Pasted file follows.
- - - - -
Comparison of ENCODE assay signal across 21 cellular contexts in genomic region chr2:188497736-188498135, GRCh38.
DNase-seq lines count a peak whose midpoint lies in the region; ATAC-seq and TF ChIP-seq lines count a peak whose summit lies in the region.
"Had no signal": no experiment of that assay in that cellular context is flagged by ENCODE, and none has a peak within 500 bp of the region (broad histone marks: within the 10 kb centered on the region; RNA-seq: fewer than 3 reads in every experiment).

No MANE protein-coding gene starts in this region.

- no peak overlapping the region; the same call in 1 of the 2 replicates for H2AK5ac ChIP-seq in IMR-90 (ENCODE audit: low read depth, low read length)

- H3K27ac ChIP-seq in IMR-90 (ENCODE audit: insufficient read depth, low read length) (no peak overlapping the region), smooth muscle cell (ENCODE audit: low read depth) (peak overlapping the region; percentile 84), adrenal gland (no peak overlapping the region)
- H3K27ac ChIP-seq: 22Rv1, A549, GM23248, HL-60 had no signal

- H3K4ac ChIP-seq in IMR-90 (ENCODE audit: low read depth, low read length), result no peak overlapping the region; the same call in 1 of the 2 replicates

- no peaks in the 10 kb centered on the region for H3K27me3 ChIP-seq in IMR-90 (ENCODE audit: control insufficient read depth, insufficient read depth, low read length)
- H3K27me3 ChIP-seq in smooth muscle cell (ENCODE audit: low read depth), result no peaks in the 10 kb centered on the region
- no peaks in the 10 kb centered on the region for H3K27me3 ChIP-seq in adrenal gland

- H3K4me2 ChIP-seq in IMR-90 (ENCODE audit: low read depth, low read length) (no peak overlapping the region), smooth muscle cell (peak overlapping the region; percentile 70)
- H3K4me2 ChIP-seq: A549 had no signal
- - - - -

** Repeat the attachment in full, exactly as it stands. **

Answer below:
Comparison of ENCODE assay signal across 21 cellular contexts in genomic region chr2:188497736-188498135, GRCh38.
DNase-seq lines count a peak whose midpoint lies in the region; ATAC-seq and TF ChIP-seq lines count a peak whose summit lies in the region.
"Had no signal": no experiment of that assay in that cellular context is flagged by ENCODE, and none has a peak within 500 bp of the region (broad histone marks: within the 10 kb centered on the region; RNA-seq: fewer than 3 reads in every experiment).

No MANE protein-coding gene starts in this region.

- no peak overlapping the region; the same call in 1 of the 2 replicates for H2AK5ac ChIP-seq in IMR-90 (ENCODE audit: low read depth, low read length)

- H3K27ac ChIP-seq in IMR-90 (ENCODE audit: insufficient read depth, low read length) (no peak overlapping the region), smooth muscle cell (ENCODE audit: low read depth) (peak overlapping the region; percentile 84), adrenal gland (no peak overlapping the region)
- H3K27ac ChIP-seq: 22Rv1, A549, GM23248, HL-60 had no signal

- H3K4ac ChIP-seq in IMR-90 (ENCODE audit: low read depth, low read length), result no peak overlapping the region; the same call in 1 of the 2 replicates

- no peaks in the 10 kb centered on the region for H3K27me3 ChIP-seq in IMR-90 (ENCODE audit: control insufficient read depth, insufficient read depth, low read length)
- H3K27me3 ChIP-seq in smooth muscle cell (ENCODE audit: low read depth), result no peaks in the 10 kb centered on the region
- no peaks in the 10 kb centered on the region for H3K27me3 ChIP-seq in adrenal gland

- H3K4me2 ChIP-seq in IMR-90 (ENCODE audit: low read depth, low read length) (no peak overlapping the region), smooth muscle cell (peak overlapping the region; percentile 70)
- H3K4me2 ChIP-seq: A549 had no signal